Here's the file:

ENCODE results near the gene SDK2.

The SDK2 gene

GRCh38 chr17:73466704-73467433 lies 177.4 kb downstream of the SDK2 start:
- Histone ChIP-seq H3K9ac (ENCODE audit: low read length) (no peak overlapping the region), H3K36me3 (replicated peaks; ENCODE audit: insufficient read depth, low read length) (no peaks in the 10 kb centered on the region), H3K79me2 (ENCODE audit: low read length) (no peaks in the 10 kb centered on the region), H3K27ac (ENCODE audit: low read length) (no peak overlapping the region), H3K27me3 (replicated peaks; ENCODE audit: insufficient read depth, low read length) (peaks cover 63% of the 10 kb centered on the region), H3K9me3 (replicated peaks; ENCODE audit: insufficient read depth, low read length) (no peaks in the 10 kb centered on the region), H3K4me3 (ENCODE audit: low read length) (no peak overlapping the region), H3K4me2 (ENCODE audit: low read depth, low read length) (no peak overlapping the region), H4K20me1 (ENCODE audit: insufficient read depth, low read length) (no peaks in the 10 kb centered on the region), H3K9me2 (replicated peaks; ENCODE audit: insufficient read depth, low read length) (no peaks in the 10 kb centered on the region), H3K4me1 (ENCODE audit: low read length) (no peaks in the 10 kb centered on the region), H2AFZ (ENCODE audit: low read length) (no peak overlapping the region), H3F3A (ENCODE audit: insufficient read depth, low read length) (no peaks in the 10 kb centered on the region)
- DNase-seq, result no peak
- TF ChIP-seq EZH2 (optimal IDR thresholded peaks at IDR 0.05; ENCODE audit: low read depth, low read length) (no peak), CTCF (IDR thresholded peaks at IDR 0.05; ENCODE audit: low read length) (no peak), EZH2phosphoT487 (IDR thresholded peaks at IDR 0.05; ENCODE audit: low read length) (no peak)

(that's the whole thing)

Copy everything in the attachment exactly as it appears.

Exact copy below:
ENCODE results near the gene SDK2.

The SDK2 gene

GRCh38 chr17:73466704-73467433 lies 177.4 kb downstream of the SDK2 start:
- Histone ChIP-seq H3K9ac (ENCODE audit: low read length) (no peak overlapping the region), H3K36me3 (replicated peaks; ENCODE audit: insufficient read depth, low read length) (no peaks in the 10 kb centered on the region), H3K79me2 (ENCODE audit: low read length) (no peaks in the 10 kb centered on the region), H3K27ac (ENCODE audit: low read length) (no peak overlapping the region), H3K27me3 (replicated peaks; ENCODE audit: insufficient read depth, low read length) (peaks cover 63% of the 10 kb centered on the region), H3K9me3 (replicated peaks; ENCODE audit: insufficient read depth, low read length) (no peaks in the 10 kb centered on the region), H3K4me3 (ENCODE audit: low read length) (no peak overlapping the region), H3K4me2 (ENCODE audit: low read depth, low read length) (no peak overlapping the region), H4K20me1 (ENCODE audit: insufficient read depth, low read length) (no peaks in the 10 kb centered on the region), H3K9me2 (replicated peaks; ENCODE audit: insufficient read depth, low read length) (no peaks in the 10 kb centered on the region), H3K4me1 (ENCODE audit: low read length) (no peaks in the 10 kb centered on the region), H2AFZ (ENCODE audit: low read length) (no peak overlapping the region), H3F3A (ENCODE audit: insufficient read depth, low read length) (no peaks in the 10 kb centered on the region)
- DNase-seq, result no peak
- TF ChIP-seq EZH2 (optimal IDR thresholded peaks at IDR 0.05; ENCODE audit: low read depth, low read length) (no peak), CTCF (IDR thresholded peaks at IDR 0.05; ENCODE audit: low read length) (no peak), EZH2phosphoT487 (IDR thresholded peaks at IDR 0.05; ENCODE audit: low read length) (no peak)